March 03, 2014 00:00 By Pradon Sirakovit Special to T 3,193 Viewed
"The Chinese use two brushstrokes to write the word 'crisis.' One brushstroke stands for 'danger'; the other stands for 'opportunity'. In a crisis, be aware of the danger but recognise the opportunity."
This quoted is attributed to the late John F Kennedy, then a US senator and later president. I chose to regurgitate a quote on crisis because of its relevance to the local context.
Politicians are the biggest manipulators of the media. They use the media to propagate populist policies, to wreak havoc on the opposition and to gain popularity among voters. The media are the most powerful tools a politician can use to build a party or simply to build his own brand image. After all, a politician is also a brand, just like the way a fizzy drink is sold.
This article is an analysis about how Transport Minister Chadchart Sittipunt rose to prominence in a time of political crisis. The political divide is at its peak. Partisan crowds congregate to direct verbal tirades at the enemy. Hate messages are communicated through political channels and, lives are lost. But Chadchart momentarily took the steam out of the political hotpot through unorthodox means.
When a picture of him wearing a black Nike tank top and shorts, on his way to making merit at a temple, went online late last year, a can of worms was opened. It went viral and sent netizens into a frenzy. Self-deprecation is one of the strongest comedic strategies funny people use to win audiences, and that’s what he did.
All politicians have a public relations agency working for them to assist with self-promotion. This phenomenon was a mixture of strategic brilliance and luck. Chadchart already had a significant Internet following as a politician who portrays himself as someone who actually works. Previous PR stunts, which ranged from riding on local buses to cycling in the Bangkok heat and even running in marathons gained attention from the masses, and his popularity grew.
We live in an era when various mobile platforms help us connect seamlessly with the digital world, and when the virtual world has become an extension of ourselves. Chadchart knew people were bored of the political climate, whichever side they had pledged their allegiance to. So he started a joke. This ironically reminds me of a famous song by The Bee Gees, “I Started a Joke”, which went, “I started a joke, which started the whole world crying, but I didn’t see that the joke was on me.”
The Holy Grail for clients and agencies alike is to be successful in viral campaigns, where the “earned” component of the paid-owned-earned communications model is most desired. Consumer participation is at its highest, and with the new realm of “mass consumer customisation”, we have gone beyond sharing content.
The success of memes has been attributed directly to advances in the digital infrastructure, and with such democratisation of digital technology, anyone with a device can easily edit and customise messages catering to one’s own sense of humour.
That’s exactly what happened when Chadchart’s photo was released online. Conversations initially started about the authenticity and motivation of the photo, which evolved to various editions of the picture and sent netizens into a digital craze like a plague.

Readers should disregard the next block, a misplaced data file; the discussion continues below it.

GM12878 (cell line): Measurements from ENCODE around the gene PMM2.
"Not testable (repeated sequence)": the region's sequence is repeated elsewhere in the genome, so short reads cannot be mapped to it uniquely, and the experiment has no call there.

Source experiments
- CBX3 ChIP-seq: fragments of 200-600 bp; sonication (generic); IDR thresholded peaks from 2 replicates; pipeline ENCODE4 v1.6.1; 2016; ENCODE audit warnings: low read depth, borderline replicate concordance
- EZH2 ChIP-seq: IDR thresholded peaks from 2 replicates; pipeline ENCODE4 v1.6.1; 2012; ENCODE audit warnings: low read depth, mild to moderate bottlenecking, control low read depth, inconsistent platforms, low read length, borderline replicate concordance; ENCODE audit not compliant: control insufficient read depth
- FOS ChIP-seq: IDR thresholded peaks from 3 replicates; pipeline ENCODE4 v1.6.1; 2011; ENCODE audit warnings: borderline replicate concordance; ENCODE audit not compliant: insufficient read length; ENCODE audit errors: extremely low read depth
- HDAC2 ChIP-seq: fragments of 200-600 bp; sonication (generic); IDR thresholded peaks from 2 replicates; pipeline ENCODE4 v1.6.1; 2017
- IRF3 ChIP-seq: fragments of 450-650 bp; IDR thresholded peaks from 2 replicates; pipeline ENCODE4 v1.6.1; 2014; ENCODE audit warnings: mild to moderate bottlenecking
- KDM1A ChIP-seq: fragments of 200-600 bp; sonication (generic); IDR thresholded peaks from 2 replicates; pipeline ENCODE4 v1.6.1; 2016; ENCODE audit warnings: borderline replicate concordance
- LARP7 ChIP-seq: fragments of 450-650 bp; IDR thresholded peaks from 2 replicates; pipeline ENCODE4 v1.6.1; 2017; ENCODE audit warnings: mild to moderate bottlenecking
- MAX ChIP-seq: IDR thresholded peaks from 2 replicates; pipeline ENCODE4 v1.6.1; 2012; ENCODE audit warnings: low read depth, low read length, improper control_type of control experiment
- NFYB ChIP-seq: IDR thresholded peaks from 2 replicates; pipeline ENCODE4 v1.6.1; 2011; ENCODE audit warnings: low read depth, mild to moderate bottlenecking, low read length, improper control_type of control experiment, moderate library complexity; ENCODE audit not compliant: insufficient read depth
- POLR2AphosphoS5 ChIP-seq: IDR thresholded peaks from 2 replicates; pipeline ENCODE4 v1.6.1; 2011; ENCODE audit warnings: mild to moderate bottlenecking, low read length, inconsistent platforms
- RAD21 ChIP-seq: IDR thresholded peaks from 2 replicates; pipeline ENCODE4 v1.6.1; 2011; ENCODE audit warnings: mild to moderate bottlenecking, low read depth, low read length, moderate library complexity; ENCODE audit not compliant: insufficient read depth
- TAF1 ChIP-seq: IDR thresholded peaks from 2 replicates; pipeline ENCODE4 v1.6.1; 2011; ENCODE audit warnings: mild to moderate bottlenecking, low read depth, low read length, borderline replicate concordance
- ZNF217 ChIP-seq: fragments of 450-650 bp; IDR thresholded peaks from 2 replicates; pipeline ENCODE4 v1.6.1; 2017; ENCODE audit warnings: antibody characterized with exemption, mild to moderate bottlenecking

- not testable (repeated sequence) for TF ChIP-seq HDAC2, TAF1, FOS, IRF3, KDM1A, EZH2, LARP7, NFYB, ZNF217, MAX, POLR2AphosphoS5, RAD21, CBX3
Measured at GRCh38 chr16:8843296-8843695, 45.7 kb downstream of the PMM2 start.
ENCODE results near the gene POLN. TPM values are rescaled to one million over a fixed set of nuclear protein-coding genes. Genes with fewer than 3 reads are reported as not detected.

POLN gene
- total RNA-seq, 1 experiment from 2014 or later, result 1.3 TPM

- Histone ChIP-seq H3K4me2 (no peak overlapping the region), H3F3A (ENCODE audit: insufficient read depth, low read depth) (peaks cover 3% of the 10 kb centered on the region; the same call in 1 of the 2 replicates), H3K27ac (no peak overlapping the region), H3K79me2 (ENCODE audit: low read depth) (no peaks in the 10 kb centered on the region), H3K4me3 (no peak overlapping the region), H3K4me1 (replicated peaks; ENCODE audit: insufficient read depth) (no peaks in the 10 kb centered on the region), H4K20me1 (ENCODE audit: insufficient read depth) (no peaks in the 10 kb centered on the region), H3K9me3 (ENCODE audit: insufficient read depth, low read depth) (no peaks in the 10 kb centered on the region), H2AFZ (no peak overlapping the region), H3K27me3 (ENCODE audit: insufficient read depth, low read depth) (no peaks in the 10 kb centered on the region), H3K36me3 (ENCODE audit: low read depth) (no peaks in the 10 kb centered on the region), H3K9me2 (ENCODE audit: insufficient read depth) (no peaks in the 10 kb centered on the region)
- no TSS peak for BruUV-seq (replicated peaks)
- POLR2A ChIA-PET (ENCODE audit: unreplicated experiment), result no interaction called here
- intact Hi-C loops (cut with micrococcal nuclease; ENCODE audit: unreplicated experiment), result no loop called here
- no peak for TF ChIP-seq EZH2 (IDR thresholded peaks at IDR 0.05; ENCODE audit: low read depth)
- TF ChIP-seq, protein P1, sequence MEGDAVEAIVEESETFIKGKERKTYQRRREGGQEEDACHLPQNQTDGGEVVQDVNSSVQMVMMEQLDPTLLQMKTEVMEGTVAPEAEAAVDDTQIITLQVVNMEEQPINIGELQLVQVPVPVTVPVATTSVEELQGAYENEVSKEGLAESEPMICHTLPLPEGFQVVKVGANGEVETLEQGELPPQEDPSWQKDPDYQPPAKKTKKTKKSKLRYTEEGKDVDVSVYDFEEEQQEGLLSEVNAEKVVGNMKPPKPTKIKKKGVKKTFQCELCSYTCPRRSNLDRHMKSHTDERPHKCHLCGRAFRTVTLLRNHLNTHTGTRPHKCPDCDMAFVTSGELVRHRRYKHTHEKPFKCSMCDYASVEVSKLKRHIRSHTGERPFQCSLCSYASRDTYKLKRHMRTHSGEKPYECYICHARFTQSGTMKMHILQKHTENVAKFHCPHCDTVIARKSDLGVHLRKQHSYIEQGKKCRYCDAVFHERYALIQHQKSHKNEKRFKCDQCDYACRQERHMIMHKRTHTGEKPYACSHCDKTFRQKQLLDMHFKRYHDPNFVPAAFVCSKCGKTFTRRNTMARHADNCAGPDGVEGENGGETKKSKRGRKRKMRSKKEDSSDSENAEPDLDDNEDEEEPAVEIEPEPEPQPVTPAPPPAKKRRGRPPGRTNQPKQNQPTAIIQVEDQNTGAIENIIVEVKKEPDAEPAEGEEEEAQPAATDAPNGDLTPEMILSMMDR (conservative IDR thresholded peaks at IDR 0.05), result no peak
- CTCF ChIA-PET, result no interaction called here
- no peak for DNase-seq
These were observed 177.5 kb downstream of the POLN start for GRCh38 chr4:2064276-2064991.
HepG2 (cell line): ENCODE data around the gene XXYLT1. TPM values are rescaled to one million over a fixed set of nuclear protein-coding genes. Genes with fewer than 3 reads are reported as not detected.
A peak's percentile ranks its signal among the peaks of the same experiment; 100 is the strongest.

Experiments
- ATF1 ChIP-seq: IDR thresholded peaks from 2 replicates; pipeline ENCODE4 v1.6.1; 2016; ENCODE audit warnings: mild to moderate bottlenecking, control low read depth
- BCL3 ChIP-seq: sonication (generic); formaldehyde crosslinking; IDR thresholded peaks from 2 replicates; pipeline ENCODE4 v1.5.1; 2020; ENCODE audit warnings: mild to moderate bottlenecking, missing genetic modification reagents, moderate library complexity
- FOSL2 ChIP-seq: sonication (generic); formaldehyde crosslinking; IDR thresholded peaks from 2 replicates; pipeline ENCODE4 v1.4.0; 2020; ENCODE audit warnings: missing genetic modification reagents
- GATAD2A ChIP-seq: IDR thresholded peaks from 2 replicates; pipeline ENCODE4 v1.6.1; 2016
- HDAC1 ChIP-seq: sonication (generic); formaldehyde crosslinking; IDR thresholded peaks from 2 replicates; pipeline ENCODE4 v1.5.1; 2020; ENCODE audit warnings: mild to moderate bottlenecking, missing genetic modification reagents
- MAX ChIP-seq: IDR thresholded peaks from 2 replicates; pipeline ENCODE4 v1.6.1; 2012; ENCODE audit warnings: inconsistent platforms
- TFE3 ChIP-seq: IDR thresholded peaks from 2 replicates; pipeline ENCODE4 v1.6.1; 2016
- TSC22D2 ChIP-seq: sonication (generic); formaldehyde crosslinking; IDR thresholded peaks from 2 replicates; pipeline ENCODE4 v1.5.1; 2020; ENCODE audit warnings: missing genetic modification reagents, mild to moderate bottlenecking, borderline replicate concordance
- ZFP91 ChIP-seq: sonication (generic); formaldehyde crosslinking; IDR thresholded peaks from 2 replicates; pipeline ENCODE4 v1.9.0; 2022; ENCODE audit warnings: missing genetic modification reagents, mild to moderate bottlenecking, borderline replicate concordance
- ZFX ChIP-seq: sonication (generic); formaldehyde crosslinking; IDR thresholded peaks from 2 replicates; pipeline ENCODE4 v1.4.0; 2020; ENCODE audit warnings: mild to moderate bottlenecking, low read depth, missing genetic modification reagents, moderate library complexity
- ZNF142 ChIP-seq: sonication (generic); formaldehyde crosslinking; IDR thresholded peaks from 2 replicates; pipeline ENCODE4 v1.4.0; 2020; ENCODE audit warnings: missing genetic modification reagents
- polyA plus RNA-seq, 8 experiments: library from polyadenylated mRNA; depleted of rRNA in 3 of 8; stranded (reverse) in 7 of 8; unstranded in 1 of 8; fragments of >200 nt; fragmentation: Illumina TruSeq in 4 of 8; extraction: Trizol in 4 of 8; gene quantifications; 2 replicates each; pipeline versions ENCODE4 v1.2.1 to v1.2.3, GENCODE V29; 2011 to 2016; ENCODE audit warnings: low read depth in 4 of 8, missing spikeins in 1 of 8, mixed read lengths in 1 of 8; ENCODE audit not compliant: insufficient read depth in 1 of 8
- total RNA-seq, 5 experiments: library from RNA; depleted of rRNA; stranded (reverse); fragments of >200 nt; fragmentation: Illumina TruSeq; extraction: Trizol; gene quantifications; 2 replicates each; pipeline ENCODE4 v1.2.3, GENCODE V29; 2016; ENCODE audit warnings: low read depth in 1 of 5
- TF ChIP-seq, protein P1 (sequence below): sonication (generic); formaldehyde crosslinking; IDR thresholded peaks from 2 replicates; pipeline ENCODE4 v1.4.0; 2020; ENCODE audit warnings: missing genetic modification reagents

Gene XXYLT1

Since the end of August 2013, Chadchart’s official Facebook page has grown from a mere 49,000 fans to more than 562,000. That is 11 times or just over 1,000-per-cent growth in the number of fans. A Socialbakers analysis on the top 10 politician fanpages in Thailand ranked his page eighth, but it was the fastest-growing page in the political arena under the same time frame, outpacing even the Shinawatra siblings 5-1.
Furthermore, his fanpage gained the highest PTAT (People Talking About This) growth rate at 158 per cent in the first week of February when various edits of the picture went viral, second only behind Apirak Kosayodhin’s PTAT during the same period. The trend was so infectious that a page on Facebook created by a group of fans dedicated to him went from zero to 130,000 fans in less than two months.
How did he attain such astronomical figures?
The idea of a politician dressed as a common man is unconventional, even inconceivable. In a world of big ideas, that was the mother of them all. It was political innovation at its pinnacle. He knew well that urbanites excessively use their digital devices for various purposes, and based on our proprietary Wave 7 Internet research in 2013, people just love to share. From a sample size of 1,100 people around Bangkok and urban upcountry heavy Internet users, we found that 80 per cent of this group had uploaded pictures at least once during the past month. From another study (IPG Connection Panel 2013) where 600 people around Bangkok and urban upcountry areas were surveyed, we also found that 80 per cent prided themselves in being well informed and up to date with the latest trends.
Chadchart took a great gamble, combining great insight on Thai Internet behaviour, extraordinary execution based on a simple idea, and a few ounces of luck, and his PR stunt paid off handsomely.
From relative obscurity to super-stardom, we have witnessed another phenomenon, this time in the political scene, and it just goes to show that with right timing and strategy, the digital space offers tremendous of opportunity in a crisis.
On an ending note, just to remind you, every crisis holds an opportunity, as mentioned by JFK, but only a handful of people are mindful enough to spot the chance to make something useful out of it. Will you or your brand become the next Internet sensation?
Pradon Sirakovit is group head for strategy and innovation, IPG Mediabrands Thailand.